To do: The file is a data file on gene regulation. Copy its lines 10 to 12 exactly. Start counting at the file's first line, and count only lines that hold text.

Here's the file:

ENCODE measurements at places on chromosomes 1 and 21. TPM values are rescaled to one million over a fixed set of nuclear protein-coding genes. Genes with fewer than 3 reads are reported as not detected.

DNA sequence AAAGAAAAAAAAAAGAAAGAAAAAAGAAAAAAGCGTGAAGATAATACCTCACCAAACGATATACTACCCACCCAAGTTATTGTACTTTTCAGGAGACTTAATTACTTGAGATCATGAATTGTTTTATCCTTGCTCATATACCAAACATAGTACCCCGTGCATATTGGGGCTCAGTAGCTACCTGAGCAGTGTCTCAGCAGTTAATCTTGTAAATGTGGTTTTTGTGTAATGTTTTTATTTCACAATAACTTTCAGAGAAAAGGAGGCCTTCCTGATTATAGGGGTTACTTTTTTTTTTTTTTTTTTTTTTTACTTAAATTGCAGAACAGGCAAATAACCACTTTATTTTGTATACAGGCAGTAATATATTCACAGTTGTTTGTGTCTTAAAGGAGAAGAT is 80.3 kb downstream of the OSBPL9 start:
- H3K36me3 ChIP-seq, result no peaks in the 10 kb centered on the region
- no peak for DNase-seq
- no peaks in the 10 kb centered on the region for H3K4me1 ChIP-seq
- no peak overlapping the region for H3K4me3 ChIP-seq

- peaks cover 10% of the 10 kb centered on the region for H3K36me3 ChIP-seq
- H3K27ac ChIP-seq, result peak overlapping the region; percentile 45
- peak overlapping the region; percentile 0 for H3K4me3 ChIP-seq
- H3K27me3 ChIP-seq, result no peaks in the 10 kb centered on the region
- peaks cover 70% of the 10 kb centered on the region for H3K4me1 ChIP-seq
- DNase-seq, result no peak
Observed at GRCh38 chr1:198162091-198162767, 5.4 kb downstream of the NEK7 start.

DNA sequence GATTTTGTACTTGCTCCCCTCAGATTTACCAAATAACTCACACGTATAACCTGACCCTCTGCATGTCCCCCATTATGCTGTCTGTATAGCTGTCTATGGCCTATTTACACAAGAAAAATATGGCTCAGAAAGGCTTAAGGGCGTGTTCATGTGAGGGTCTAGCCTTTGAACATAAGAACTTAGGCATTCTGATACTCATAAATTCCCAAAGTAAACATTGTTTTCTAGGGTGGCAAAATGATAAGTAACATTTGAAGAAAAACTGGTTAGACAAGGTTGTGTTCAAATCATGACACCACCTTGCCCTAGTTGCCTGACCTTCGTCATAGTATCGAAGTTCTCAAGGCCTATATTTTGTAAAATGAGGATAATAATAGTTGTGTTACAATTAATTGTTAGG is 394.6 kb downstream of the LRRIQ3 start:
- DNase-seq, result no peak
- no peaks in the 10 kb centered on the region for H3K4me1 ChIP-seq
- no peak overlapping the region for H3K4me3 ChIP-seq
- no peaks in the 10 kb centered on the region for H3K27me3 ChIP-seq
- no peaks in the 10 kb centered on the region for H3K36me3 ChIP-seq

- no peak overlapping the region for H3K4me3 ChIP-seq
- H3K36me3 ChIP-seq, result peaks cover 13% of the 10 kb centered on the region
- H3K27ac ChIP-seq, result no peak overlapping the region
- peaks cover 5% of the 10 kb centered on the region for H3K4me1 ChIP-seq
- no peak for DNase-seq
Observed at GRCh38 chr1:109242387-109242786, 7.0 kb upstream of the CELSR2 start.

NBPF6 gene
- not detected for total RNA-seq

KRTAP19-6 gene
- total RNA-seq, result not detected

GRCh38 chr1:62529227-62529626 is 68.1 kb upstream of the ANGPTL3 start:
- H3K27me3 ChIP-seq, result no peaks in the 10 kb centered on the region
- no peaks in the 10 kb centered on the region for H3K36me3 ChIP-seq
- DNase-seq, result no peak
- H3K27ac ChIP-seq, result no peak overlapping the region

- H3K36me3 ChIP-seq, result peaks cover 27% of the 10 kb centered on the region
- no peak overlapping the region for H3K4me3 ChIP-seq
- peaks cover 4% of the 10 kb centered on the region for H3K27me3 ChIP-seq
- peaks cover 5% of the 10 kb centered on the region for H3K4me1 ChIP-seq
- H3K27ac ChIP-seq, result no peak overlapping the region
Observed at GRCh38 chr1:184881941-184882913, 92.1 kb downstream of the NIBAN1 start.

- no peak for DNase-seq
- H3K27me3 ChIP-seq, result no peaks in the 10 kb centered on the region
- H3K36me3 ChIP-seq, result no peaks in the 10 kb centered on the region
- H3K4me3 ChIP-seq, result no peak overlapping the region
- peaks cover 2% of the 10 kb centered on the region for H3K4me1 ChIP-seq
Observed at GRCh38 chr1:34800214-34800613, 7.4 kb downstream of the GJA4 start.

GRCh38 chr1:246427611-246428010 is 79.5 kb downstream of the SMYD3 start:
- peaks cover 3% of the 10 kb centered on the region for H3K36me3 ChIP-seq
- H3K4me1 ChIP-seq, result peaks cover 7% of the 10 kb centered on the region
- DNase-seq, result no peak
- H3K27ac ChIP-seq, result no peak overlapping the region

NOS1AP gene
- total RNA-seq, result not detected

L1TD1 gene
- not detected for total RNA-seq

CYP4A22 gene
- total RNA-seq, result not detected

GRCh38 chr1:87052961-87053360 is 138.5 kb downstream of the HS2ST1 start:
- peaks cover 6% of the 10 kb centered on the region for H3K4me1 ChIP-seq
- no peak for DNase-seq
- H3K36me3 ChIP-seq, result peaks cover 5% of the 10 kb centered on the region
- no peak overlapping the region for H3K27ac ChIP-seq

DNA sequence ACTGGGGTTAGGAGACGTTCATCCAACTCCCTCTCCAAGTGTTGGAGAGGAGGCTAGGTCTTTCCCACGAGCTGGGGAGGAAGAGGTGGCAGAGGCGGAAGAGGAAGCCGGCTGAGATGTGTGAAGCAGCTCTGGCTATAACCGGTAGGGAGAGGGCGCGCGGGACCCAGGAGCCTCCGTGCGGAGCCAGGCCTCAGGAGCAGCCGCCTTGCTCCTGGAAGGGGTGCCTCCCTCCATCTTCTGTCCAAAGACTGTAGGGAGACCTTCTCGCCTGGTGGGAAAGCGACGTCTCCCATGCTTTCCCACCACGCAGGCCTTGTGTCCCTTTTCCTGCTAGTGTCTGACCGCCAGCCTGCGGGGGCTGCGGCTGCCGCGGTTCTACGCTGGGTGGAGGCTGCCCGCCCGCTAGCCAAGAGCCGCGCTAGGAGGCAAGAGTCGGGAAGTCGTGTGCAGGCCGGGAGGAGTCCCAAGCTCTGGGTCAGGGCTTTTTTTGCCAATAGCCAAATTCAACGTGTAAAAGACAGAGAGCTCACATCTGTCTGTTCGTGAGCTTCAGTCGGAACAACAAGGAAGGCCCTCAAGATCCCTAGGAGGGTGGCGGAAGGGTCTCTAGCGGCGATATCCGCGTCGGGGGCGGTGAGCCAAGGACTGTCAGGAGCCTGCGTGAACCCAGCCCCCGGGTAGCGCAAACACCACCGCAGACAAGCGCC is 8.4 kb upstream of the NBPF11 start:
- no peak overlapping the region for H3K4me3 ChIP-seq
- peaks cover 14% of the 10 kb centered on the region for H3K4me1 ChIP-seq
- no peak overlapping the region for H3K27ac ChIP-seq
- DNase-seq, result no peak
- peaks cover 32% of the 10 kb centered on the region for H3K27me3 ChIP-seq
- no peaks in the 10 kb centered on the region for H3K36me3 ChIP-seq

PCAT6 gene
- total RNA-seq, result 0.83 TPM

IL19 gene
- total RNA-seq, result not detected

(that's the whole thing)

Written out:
- H3K27me3 ChIP-seq, result no peaks in the 10 kb centered on the region
- peaks cover 70% of the 10 kb centered on the region for H3K4me1 ChIP-seq
- DNase-seq, result no peak